101 Ways to be Happy #3: a day on the South Bank

Today is the three month anniversary of my discharge from hospital following my Lemtrada treatment. Since it was decided that I would have Lemtrada, a year and a few years ago, I’ve been on a special anti-listeria diet. It’s been a challenge – no chilled ready-to-eat food, no unwashed salad or fruit, no cured meat or soft cheese. Today is the first day I can come off the diet and start eating normally again, so it feels like a milestone.

I’ve also been back at work this week, and was in the office for two days – the most since last April. It’s a bit daunting finding my feet again, but I’m enjoying it, and starting to feel like now the first round of Lemtrada is behind me I can look to the future and make some plans.

After feeling like I’ve been in exile in my house for so long, I have a real craving to have some proper family days out. We’re starting off with baby steps, but on Bank Holiday Monday we decided to take the train the short distance to London Bridge and go for a wander along the South Bank. This is the sort of thing I wouldn’t have countenanced doing a few months ago, I’d talk myself out of it imagining that the walking would be impossible, however lately I’ve decided to stop thinking my way out of things and start living life again.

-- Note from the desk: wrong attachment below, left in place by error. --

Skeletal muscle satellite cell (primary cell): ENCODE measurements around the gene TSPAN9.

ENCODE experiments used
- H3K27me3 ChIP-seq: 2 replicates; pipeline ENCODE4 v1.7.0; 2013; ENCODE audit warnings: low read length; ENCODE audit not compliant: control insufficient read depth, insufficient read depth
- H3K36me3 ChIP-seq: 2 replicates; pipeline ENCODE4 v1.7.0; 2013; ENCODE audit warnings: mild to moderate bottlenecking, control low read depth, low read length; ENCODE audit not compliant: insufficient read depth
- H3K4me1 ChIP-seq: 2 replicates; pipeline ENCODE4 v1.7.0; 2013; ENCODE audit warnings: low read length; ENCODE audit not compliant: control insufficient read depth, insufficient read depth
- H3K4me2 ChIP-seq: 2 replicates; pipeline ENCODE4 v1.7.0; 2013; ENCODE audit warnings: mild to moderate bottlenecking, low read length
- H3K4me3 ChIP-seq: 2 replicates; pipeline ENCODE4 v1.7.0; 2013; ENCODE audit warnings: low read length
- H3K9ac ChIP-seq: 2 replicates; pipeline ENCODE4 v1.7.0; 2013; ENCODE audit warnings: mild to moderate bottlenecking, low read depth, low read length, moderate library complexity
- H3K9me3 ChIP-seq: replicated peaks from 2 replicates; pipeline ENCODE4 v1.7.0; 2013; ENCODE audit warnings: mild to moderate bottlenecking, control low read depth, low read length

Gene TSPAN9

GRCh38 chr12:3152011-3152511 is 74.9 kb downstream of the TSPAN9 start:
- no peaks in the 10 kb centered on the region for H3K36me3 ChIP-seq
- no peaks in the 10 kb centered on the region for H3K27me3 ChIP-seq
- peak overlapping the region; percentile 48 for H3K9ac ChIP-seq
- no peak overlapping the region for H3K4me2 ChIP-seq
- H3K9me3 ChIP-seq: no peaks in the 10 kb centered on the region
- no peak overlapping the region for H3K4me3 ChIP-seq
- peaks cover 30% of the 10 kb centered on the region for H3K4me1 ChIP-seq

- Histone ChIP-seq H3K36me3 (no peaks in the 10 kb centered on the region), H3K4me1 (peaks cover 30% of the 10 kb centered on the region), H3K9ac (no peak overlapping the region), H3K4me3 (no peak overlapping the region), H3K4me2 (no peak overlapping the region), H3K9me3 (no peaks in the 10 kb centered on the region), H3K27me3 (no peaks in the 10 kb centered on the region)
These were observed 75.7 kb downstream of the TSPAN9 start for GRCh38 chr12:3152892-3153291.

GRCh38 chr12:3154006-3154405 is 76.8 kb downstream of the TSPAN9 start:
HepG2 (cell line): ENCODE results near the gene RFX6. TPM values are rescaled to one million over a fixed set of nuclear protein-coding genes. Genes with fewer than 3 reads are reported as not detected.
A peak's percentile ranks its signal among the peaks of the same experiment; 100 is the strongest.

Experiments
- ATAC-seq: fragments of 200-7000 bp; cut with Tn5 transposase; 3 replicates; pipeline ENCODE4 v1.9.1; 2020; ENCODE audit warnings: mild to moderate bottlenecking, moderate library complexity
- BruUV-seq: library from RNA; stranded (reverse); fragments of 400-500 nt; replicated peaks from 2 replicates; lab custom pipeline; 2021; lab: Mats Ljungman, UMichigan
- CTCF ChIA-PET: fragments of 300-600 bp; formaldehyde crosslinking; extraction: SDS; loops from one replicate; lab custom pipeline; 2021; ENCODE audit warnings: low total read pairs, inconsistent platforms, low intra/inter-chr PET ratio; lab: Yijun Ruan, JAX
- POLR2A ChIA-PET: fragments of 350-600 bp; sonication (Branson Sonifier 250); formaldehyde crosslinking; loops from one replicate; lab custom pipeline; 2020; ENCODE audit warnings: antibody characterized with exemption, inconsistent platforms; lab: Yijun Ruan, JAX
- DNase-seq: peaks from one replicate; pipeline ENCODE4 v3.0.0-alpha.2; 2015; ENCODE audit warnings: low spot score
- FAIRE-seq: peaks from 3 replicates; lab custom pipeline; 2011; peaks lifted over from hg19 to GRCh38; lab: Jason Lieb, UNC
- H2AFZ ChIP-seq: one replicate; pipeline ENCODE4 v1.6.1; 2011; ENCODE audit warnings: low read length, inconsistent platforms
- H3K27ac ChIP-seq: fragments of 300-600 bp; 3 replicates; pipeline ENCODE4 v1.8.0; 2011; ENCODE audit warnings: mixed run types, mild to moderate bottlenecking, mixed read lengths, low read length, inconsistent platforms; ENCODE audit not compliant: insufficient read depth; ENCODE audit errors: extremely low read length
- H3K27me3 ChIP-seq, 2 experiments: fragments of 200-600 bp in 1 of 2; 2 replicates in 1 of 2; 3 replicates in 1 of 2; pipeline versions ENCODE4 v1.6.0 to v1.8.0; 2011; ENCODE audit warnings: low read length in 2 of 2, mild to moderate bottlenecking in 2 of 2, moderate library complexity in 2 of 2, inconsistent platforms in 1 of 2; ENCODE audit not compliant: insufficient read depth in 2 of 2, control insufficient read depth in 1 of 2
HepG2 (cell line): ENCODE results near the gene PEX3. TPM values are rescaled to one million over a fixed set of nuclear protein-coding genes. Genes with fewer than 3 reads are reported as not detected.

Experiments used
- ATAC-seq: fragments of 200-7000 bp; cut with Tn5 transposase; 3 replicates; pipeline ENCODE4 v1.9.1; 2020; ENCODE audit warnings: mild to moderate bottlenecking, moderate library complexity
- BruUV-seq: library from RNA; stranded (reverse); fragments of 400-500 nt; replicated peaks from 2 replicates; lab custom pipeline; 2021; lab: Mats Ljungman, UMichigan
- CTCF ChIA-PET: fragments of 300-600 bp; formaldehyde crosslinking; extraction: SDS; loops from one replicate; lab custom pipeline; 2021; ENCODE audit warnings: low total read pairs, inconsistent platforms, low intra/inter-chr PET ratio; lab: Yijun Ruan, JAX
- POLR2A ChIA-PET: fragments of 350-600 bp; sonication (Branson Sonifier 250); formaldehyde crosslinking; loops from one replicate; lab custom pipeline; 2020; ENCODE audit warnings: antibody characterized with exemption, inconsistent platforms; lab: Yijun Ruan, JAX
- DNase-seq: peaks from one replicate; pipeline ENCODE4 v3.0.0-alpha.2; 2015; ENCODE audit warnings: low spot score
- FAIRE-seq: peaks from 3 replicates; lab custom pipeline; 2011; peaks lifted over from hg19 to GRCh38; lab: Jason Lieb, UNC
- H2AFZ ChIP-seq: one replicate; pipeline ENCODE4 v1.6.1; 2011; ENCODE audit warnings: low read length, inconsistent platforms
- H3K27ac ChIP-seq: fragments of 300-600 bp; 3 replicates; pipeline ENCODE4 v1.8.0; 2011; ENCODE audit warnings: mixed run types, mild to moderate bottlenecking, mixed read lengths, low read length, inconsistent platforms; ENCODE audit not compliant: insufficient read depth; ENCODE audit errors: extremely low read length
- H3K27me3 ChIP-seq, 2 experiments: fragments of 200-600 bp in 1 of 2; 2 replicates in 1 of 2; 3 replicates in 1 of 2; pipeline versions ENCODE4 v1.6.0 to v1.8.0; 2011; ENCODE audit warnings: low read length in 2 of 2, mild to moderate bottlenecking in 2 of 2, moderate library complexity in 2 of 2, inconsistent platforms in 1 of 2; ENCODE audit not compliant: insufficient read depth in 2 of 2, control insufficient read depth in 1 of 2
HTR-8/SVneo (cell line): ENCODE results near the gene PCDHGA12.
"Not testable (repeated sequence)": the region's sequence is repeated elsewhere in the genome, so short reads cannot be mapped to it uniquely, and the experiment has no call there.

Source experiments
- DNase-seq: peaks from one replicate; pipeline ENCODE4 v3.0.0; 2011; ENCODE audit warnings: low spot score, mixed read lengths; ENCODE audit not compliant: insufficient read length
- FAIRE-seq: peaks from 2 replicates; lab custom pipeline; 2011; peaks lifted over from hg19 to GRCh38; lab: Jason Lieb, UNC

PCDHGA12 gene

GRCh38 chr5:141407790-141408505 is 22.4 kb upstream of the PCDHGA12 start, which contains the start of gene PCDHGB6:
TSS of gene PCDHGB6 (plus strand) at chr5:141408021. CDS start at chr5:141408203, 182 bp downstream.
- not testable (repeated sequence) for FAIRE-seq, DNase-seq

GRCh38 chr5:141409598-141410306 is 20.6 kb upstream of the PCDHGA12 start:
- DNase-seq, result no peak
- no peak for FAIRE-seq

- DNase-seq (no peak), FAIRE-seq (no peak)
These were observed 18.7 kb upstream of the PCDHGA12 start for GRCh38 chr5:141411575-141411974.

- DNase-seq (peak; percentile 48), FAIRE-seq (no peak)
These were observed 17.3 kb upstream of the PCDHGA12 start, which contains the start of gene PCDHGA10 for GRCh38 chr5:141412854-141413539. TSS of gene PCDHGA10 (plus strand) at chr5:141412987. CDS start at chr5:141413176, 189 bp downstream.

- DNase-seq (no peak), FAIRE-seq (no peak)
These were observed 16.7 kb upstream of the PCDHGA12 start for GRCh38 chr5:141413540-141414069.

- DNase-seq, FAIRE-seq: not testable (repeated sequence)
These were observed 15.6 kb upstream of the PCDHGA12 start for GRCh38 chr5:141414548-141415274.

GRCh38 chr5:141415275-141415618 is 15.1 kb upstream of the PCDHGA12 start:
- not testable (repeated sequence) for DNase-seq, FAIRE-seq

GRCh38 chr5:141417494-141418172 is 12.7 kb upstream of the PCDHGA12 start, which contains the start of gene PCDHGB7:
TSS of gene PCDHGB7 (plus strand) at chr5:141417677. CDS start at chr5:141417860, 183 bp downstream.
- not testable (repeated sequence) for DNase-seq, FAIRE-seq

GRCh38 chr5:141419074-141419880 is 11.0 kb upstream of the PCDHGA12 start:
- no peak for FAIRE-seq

The Shard from the Tate Modern viewing gallery

We wandered down from London Bridge through Borough Market, stopping for lunch before heading on to the Tate Modern. We took the lift to the tenth floor viewing terrace to see London laid out like a model village below. The sun shone and it felt so good to be out.

I used my stick and my FES to help my walking, but I didn’t feel bad about sitting down when I needed to. Having my stick was a useful excuse for the occasional wobble, I’m feeling a lot less self-conscious about it now than when I first had it (I freaked out about it a bit). I walked a bit further than I’m used to, and I was definitely very tired by the end of the day. But I found that I was less focused on the fact that my wobbly legs were almost collapsing beneath me, which used to take up all of my attention, and more glad that I’d got out and spent time with the family. That’s something I’m determined to keep doing, to face the fear and push myself to keep as mobile as I can.

St Paul’s from the Tate Modern viewing gallery

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